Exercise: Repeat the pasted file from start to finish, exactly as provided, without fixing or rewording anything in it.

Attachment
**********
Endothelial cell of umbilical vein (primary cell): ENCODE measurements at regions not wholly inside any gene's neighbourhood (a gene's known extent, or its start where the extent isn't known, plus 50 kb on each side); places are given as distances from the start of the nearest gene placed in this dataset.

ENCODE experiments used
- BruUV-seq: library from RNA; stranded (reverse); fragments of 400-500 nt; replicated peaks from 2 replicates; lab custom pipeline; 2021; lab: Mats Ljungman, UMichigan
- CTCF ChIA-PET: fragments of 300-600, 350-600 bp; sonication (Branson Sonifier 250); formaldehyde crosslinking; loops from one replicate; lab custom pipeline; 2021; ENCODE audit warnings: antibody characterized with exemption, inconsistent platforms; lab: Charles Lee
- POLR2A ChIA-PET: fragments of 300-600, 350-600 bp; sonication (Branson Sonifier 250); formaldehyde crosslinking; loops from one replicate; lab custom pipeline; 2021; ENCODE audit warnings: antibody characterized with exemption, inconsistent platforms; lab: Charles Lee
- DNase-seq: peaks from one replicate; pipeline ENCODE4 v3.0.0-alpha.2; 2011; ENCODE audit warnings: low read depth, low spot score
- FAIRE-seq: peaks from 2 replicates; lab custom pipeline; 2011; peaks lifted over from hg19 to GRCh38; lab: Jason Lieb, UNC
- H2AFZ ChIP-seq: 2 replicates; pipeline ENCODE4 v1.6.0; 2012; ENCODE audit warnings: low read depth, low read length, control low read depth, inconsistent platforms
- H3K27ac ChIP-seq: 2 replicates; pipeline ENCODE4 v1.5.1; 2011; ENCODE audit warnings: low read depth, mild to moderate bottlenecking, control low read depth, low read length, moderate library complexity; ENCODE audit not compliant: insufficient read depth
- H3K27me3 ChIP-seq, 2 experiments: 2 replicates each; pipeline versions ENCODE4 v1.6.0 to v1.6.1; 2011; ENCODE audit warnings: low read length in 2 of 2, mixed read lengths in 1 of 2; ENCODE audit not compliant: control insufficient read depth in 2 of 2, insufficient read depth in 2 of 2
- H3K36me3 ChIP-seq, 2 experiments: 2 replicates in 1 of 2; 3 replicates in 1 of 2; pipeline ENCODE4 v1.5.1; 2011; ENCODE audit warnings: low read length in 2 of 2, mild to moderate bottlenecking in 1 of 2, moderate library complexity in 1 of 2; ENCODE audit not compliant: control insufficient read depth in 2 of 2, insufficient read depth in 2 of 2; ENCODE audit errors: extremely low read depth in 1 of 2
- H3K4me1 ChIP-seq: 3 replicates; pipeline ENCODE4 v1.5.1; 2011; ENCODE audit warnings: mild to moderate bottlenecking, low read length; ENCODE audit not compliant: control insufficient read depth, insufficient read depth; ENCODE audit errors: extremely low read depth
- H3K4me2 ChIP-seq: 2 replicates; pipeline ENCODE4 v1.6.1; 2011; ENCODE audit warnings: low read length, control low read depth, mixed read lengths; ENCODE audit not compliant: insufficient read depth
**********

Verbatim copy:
Endothelial cell of umbilical vein (primary cell): ENCODE measurements at regions not wholly inside any gene's neighbourhood (a gene's known extent, or its start where the extent isn't known, plus 50 kb on each side); places are given as distances from the start of the nearest gene placed in this dataset.

ENCODE experiments used
- BruUV-seq: library from RNA; stranded (reverse); fragments of 400-500 nt; replicated peaks from 2 replicates; lab custom pipeline; 2021; lab: Mats Ljungman, UMichigan
- CTCF ChIA-PET: fragments of 300-600, 350-600 bp; sonication (Branson Sonifier 250); formaldehyde crosslinking; loops from one replicate; lab custom pipeline; 2021; ENCODE audit warnings: antibody characterized with exemption, inconsistent platforms; lab: Charles Lee
- POLR2A ChIA-PET: fragments of 300-600, 350-600 bp; sonication (Branson Sonifier 250); formaldehyde crosslinking; loops from one replicate; lab custom pipeline; 2021; ENCODE audit warnings: antibody characterized with exemption, inconsistent platforms; lab: Charles Lee
- DNase-seq: peaks from one replicate; pipeline ENCODE4 v3.0.0-alpha.2; 2011; ENCODE audit warnings: low read depth, low spot score
- FAIRE-seq: peaks from 2 replicates; lab custom pipeline; 2011; peaks lifted over from hg19 to GRCh38; lab: Jason Lieb, UNC
- H2AFZ ChIP-seq: 2 replicates; pipeline ENCODE4 v1.6.0; 2012; ENCODE audit warnings: low read depth, low read length, control low read depth, inconsistent platforms
- H3K27ac ChIP-seq: 2 replicates; pipeline ENCODE4 v1.5.1; 2011; ENCODE audit warnings: low read depth, mild to moderate bottlenecking, control low read depth, low read length, moderate library complexity; ENCODE audit not compliant: insufficient read depth
- H3K27me3 ChIP-seq, 2 experiments: 2 replicates each; pipeline versions ENCODE4 v1.6.0 to v1.6.1; 2011; ENCODE audit warnings: low read length in 2 of 2, mixed read lengths in 1 of 2; ENCODE audit not compliant: control insufficient read depth in 2 of 2, insufficient read depth in 2 of 2
- H3K36me3 ChIP-seq, 2 experiments: 2 replicates in 1 of 2; 3 replicates in 1 of 2; pipeline ENCODE4 v1.5.1; 2011; ENCODE audit warnings: low read length in 2 of 2, mild to moderate bottlenecking in 1 of 2, moderate library complexity in 1 of 2; ENCODE audit not compliant: control insufficient read depth in 2 of 2, insufficient read depth in 2 of 2; ENCODE audit errors: extremely low read depth in 1 of 2
- H3K4me1 ChIP-seq: 3 replicates; pipeline ENCODE4 v1.5.1; 2011; ENCODE audit warnings: mild to moderate bottlenecking, low read length; ENCODE audit not compliant: control insufficient read depth, insufficient read depth; ENCODE audit errors: extremely low read depth
- H3K4me2 ChIP-seq: 2 replicates; pipeline ENCODE4 v1.6.1; 2011; ENCODE audit warnings: low read length, control low read depth, mixed read lengths; ENCODE audit not compliant: insufficient read depth